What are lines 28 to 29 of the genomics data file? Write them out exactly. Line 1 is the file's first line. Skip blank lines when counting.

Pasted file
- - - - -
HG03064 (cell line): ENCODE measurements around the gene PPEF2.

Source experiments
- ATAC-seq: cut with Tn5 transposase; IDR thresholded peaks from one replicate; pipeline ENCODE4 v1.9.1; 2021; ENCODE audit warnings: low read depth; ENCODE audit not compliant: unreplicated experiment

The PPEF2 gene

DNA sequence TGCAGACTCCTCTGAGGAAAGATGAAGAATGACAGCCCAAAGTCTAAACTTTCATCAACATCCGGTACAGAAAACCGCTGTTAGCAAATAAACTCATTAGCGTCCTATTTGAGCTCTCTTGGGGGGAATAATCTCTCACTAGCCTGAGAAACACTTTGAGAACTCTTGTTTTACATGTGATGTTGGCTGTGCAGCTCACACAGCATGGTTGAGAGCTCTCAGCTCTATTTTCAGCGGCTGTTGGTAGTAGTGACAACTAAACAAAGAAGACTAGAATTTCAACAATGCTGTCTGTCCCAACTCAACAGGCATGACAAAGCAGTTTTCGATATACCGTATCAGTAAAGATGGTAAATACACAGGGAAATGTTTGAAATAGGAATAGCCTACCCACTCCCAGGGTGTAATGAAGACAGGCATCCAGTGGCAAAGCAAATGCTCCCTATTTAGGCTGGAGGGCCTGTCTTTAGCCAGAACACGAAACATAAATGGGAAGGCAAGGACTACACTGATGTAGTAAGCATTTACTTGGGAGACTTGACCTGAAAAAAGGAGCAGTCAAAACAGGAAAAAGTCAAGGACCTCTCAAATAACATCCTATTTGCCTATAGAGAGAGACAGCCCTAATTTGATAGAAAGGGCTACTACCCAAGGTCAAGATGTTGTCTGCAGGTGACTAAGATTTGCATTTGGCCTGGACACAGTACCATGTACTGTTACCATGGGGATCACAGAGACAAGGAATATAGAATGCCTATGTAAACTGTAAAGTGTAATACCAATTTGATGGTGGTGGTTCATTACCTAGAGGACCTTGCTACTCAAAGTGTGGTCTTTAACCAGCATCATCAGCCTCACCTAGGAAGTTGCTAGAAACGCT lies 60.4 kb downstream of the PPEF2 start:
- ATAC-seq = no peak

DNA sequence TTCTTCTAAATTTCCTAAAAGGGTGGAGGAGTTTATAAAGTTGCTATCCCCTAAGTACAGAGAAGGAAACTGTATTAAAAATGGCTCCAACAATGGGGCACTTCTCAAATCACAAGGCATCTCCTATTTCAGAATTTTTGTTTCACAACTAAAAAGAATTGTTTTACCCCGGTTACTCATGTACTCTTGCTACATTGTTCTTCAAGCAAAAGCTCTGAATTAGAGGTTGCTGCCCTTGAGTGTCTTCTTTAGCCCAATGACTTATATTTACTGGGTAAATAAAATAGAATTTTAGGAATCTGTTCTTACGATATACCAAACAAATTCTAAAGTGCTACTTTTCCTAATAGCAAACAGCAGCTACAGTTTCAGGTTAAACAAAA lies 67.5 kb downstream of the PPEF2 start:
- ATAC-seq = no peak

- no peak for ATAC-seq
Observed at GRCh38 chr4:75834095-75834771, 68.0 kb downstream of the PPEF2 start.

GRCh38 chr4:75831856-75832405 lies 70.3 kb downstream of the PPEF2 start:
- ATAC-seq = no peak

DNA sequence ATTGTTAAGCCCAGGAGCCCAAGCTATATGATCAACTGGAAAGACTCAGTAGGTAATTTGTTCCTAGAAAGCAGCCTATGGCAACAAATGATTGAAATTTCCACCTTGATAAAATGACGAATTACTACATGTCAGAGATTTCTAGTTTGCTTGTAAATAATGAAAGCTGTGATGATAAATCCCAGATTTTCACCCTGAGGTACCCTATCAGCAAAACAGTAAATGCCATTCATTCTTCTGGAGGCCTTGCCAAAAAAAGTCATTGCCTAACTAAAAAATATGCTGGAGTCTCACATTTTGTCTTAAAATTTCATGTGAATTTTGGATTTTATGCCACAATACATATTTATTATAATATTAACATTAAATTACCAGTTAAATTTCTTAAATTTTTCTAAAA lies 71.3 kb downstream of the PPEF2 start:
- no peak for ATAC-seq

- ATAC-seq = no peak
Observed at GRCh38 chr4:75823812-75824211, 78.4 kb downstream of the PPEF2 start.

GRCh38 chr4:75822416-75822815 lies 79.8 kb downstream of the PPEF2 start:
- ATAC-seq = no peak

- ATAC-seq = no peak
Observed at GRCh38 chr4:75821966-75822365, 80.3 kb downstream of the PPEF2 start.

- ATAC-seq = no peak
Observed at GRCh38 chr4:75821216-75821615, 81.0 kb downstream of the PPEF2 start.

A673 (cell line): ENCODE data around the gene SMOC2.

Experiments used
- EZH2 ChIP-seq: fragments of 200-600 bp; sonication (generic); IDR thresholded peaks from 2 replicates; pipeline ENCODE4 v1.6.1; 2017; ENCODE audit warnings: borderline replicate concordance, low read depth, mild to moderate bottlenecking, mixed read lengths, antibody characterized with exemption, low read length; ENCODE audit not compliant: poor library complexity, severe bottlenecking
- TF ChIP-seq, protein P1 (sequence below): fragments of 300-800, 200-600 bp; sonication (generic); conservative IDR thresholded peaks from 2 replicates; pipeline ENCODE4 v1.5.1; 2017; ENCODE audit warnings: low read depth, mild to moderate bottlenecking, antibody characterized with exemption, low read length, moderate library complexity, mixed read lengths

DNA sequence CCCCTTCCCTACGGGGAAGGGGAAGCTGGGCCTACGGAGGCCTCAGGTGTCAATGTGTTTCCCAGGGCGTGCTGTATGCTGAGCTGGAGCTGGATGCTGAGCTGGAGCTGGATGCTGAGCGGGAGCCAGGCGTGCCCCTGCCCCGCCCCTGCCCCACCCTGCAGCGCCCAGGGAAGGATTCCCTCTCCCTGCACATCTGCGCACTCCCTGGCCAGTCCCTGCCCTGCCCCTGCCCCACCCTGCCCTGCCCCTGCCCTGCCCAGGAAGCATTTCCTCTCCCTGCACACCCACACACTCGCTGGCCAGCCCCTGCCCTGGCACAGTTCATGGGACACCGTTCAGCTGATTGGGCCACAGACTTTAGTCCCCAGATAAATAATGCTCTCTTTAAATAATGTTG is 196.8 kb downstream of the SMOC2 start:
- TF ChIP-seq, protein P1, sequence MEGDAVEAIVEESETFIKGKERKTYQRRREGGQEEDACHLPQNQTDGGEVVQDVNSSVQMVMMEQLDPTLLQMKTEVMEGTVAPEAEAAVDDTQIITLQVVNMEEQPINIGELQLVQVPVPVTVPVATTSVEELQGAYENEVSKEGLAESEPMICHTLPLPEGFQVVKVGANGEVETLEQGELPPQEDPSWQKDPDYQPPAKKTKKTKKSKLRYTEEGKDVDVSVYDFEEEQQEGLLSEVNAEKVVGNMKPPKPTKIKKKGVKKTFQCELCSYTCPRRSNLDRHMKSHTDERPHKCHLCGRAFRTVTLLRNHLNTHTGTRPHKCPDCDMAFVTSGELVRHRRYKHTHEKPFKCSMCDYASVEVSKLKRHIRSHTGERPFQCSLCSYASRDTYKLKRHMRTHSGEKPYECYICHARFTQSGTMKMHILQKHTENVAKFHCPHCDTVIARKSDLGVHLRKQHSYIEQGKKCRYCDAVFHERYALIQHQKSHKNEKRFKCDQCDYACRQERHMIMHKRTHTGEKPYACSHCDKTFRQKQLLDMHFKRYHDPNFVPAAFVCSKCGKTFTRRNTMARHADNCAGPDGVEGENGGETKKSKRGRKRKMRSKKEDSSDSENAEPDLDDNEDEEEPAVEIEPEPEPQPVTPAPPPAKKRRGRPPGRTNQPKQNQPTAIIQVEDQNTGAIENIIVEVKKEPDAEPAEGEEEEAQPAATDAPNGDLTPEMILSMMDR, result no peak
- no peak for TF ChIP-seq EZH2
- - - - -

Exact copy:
- TF ChIP-seq, protein P1, sequence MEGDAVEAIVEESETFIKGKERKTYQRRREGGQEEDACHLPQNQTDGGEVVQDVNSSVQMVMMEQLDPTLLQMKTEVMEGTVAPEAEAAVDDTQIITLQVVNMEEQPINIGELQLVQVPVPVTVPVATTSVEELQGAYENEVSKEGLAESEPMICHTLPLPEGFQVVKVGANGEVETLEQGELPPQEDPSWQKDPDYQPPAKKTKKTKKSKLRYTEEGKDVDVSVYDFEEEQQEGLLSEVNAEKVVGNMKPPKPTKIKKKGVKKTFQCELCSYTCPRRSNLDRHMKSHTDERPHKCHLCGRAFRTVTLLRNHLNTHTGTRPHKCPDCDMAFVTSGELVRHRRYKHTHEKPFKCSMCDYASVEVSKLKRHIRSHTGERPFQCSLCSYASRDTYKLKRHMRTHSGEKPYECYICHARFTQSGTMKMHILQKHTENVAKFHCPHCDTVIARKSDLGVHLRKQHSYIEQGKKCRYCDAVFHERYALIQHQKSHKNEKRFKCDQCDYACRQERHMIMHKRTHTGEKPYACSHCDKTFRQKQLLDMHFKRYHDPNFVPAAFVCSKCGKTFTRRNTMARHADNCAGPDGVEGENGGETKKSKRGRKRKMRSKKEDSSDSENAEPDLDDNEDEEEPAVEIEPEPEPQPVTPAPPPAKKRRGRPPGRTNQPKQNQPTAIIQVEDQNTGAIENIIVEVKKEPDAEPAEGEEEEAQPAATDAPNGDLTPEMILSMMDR, result no peak
- no peak for TF ChIP-seq EZH2